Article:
Next, we added the Tweet Box to the sidebar, which was fairly easy. One thing to note was that because it’s in an iframe, the ability to style the Tweet Box is limited. We prepopulated the box with @ZelkovaVC to encourage a reply tweet from the blog’s readers.

Tweet Box

The rest of the Zelokva website runs on ExpressionEngine, which meant adding a few lines of code to the template files. One area where we found @Anywhere helpful was for the company portfolio pages. Each company already has a Twitter feed showing their three latest Tweets, so we were able to add Hovercards for each one.

ZV Portfolio

Overall, implementation was fairly straightforward. We should warn that @Anywhere does slow down the site a bit when it loads. And sometimes you’ll see a bit of a lag on the Hovercards as well, but we’re hoping this is something that’ll improve over time.


No Bullshit, Softball Questions

April 13th, 2010 by Jay Levy View Comments

I recently had the honor of moderating a New York Entrepreneur Week panel entitled Raising Seed-Stage & Angel Investor Capital in Today’s Environment.

The panel consisted of four early stage investor: of 500 Hats/Founders Fund, Geoff Judge of NY Angels/Metamorphic Ventures, Owen Davis of NYC Seed and Brian Cohen of NY Angels.

We wanted to avoid the bullshits softball questions that are usually asked at these events and you already know the answers to; I think I was successful.

A few of the key takeaways were:

The market for early stage funds much more vibrant than 12 months ago and there is plenty of capital out there.

1) The biggest pet peeves of the panelists when seeing pitches were as follows:

a) Not explaining the problem you are solving and just focusing on the product/service.

b) Glancing over the competition and not looking at the entire ecosystem of competitors.

c) Lack of customer understanding and customer interaction

2) The inevitable question around how do I contact an investor came from the audience and while views were mixed on the best way, it was unanimous that an intro from a mutual friend, colleague, partner, etc is by far the best!  Some investors will look at ‘cold-call’ emails but increase your chance of getting thru the noise and get an reputable intro!

3) When posed the questions around what the panelists have learned from the one that got away (the investment they regretted passing on), the lessons learned included:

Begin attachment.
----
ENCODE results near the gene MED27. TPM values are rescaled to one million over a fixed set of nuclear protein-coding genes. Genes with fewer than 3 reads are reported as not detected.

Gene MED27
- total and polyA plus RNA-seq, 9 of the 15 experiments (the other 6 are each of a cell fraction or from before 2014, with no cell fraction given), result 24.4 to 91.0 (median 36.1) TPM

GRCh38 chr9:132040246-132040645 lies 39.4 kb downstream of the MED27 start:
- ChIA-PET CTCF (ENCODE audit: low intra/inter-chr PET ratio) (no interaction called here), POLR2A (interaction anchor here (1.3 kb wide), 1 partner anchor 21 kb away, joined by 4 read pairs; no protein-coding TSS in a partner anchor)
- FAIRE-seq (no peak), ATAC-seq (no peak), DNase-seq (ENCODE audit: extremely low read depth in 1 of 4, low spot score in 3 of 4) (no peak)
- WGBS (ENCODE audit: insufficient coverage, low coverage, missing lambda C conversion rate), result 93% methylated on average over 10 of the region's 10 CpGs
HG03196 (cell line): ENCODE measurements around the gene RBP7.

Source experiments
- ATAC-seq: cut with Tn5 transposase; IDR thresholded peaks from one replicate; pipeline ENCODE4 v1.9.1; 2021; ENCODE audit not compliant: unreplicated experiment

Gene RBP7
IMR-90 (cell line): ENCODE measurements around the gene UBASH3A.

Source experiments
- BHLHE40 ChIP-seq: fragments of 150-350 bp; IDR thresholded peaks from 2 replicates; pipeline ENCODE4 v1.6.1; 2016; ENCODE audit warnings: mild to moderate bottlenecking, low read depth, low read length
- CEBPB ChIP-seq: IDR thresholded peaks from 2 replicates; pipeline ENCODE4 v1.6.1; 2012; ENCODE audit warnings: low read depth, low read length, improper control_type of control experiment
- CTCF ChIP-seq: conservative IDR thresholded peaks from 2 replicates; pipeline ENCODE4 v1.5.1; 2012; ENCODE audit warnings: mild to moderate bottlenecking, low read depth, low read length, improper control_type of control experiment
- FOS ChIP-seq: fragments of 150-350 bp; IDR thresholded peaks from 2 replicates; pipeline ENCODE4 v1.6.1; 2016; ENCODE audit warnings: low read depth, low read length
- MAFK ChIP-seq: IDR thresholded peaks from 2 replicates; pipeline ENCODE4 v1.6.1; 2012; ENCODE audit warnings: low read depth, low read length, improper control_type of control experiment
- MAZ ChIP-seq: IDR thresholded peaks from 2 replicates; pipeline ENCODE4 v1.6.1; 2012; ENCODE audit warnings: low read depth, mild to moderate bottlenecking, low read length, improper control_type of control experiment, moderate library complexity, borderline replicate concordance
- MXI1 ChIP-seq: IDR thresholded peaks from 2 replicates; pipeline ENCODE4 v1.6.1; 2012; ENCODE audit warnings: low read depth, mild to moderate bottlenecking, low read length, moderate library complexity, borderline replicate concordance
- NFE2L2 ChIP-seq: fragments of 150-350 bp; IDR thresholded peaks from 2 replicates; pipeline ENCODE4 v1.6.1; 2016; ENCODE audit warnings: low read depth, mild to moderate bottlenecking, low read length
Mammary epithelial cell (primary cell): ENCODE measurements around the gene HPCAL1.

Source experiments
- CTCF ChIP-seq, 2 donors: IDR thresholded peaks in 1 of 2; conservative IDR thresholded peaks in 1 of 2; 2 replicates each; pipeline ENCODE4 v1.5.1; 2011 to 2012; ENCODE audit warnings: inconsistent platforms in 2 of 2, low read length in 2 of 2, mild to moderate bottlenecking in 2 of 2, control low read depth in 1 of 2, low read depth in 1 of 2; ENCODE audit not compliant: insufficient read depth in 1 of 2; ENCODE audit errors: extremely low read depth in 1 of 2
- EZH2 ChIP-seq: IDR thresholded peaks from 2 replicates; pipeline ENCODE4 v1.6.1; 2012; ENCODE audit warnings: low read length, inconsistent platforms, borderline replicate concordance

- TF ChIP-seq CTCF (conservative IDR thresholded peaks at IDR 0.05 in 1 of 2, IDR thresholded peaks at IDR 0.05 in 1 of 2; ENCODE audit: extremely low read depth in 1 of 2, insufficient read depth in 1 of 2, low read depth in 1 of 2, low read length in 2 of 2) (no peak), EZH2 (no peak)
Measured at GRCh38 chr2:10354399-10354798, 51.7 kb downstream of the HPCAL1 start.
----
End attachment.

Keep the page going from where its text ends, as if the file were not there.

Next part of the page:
a) Don’t overly obsess with the concept if the team is kick ass and the idea decent they’ll figure it out.

b)Don’t drag your feet if you see something great don’t be afraid to jump in (this goes for investors and entrepreneurs).

Lastly, the topic of valuation came up and Dave McClure brought up a contrarian view on valuation; but it makes great sense. In essence the view was start low and get investors excited once you have a few that are interested (and vice versa) let them bid up the round.  This avoids the situation where your price investors out from the get go with sticker shock.


Audio Books

April 12th, 2010 by Jay Levy View Comments

Recently Jason Calacanis turned me on to audio books via Audible.com and I have to say i’m really enjoying it.  So far I have listened to two books First In Thrist by Darren Rovell and Trade-Off by Kevin Maney, and currently on my third.

I have been listening to the books on my commute to and from the office and I find that I no longer care if the subway is taking a little more time or if Bloomberg’s plan to make the city more congested is working.

The audio format is great for those books that you can continue reading if you skip a chapter or two.  For me they work great for biographies and general business overviews.  I don’t think the audio format is as good for highly technical books as if you space out the audio keeps going, unlike actually reading and you may miss important parts.

In the future I expect to see more interactive audio books including features like  search, sharing, graphics, commenting, etc.  All these features will help to improve the overall experience and grow the usage base.

Overall I highly recommend audio books for anyone who has a commute and doesn’t feel they have time to ‘read’ you will find yourself getting thru a few books a month and your blood pressure much lower!!!


About Jay Levy

Jay Levy

Jay Levy is a co-founder and principal of Zelkova Ventures. Jay focuses most of his time in working with the current portfolio company and looking at new investments in the software-as-a-service, internet media and green tech space. More »